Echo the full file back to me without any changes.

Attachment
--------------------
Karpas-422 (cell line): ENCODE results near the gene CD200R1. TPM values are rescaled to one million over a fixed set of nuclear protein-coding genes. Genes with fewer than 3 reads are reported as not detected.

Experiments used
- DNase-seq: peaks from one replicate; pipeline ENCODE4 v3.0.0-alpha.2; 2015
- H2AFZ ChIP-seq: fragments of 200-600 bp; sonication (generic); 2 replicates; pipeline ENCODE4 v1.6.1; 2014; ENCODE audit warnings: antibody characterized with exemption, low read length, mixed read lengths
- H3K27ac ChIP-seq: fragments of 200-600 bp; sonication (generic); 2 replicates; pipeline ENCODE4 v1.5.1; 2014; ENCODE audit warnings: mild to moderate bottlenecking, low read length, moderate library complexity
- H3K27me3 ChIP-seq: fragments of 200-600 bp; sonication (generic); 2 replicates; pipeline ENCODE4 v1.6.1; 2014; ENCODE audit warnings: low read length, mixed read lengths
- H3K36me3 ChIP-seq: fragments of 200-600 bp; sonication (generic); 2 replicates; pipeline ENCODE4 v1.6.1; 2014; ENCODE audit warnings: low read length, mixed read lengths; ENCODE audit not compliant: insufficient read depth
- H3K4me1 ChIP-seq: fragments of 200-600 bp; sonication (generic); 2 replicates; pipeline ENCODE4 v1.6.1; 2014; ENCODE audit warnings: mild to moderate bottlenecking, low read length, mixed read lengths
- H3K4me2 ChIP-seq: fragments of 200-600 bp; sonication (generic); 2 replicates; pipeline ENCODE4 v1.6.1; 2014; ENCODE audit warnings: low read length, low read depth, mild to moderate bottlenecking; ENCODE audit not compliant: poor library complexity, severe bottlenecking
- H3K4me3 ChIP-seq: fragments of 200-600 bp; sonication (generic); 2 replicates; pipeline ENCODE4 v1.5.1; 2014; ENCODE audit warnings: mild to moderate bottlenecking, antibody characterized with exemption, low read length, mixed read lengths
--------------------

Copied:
Karpas-422 (cell line): ENCODE results near the gene CD200R1. TPM values are rescaled to one million over a fixed set of nuclear protein-coding genes. Genes with fewer than 3 reads are reported as not detected.

Experiments used
- DNase-seq: peaks from one replicate; pipeline ENCODE4 v3.0.0-alpha.2; 2015
- H2AFZ ChIP-seq: fragments of 200-600 bp; sonication (generic); 2 replicates; pipeline ENCODE4 v1.6.1; 2014; ENCODE audit warnings: antibody characterized with exemption, low read length, mixed read lengths
- H3K27ac ChIP-seq: fragments of 200-600 bp; sonication (generic); 2 replicates; pipeline ENCODE4 v1.5.1; 2014; ENCODE audit warnings: mild to moderate bottlenecking, low read length, moderate library complexity
- H3K27me3 ChIP-seq: fragments of 200-600 bp; sonication (generic); 2 replicates; pipeline ENCODE4 v1.6.1; 2014; ENCODE audit warnings: low read length, mixed read lengths
- H3K36me3 ChIP-seq: fragments of 200-600 bp; sonication (generic); 2 replicates; pipeline ENCODE4 v1.6.1; 2014; ENCODE audit warnings: low read length, mixed read lengths; ENCODE audit not compliant: insufficient read depth
- H3K4me1 ChIP-seq: fragments of 200-600 bp; sonication (generic); 2 replicates; pipeline ENCODE4 v1.6.1; 2014; ENCODE audit warnings: mild to moderate bottlenecking, low read length, mixed read lengths
- H3K4me2 ChIP-seq: fragments of 200-600 bp; sonication (generic); 2 replicates; pipeline ENCODE4 v1.6.1; 2014; ENCODE audit warnings: low read length, low read depth, mild to moderate bottlenecking; ENCODE audit not compliant: poor library complexity, severe bottlenecking
- H3K4me3 ChIP-seq: fragments of 200-600 bp; sonication (generic); 2 replicates; pipeline ENCODE4 v1.5.1; 2014; ENCODE audit warnings: mild to moderate bottlenecking, antibody characterized with exemption, low read length, mixed read lengths